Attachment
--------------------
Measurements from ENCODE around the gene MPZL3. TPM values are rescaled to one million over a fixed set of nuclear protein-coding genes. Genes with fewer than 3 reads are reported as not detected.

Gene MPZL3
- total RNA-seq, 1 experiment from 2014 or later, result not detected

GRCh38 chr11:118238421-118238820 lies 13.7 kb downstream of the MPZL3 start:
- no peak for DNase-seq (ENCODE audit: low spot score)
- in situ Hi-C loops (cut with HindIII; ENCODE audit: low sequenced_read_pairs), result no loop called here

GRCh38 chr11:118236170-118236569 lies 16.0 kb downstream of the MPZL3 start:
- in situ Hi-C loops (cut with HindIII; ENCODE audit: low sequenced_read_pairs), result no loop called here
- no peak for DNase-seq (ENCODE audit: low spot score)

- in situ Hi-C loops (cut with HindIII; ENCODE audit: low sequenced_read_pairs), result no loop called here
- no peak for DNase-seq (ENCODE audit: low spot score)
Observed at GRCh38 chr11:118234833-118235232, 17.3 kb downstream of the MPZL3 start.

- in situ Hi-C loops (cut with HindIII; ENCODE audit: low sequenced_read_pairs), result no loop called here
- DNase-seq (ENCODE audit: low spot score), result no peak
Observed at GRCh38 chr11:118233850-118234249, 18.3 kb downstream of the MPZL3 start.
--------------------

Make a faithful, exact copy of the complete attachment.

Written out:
Measurements from ENCODE around the gene MPZL3. TPM values are rescaled to one million over a fixed set of nuclear protein-coding genes. Genes with fewer than 3 reads are reported as not detected.

Gene MPZL3
- total RNA-seq, 1 experiment from 2014 or later, result not detected

GRCh38 chr11:118238421-118238820 lies 13.7 kb downstream of the MPZL3 start:
- no peak for DNase-seq (ENCODE audit: low spot score)
- in situ Hi-C loops (cut with HindIII; ENCODE audit: low sequenced_read_pairs), result no loop called here

GRCh38 chr11:118236170-118236569 lies 16.0 kb downstream of the MPZL3 start:
- in situ Hi-C loops (cut with HindIII; ENCODE audit: low sequenced_read_pairs), result no loop called here
- no peak for DNase-seq (ENCODE audit: low spot score)

- in situ Hi-C loops (cut with HindIII; ENCODE audit: low sequenced_read_pairs), result no loop called here
- no peak for DNase-seq (ENCODE audit: low spot score)
Observed at GRCh38 chr11:118234833-118235232, 17.3 kb downstream of the MPZL3 start.

- in situ Hi-C loops (cut with HindIII; ENCODE audit: low sequenced_read_pairs), result no loop called here
- DNase-seq (ENCODE audit: low spot score), result no peak
Observed at GRCh38 chr11:118233850-118234249, 18.3 kb downstream of the MPZL3 start.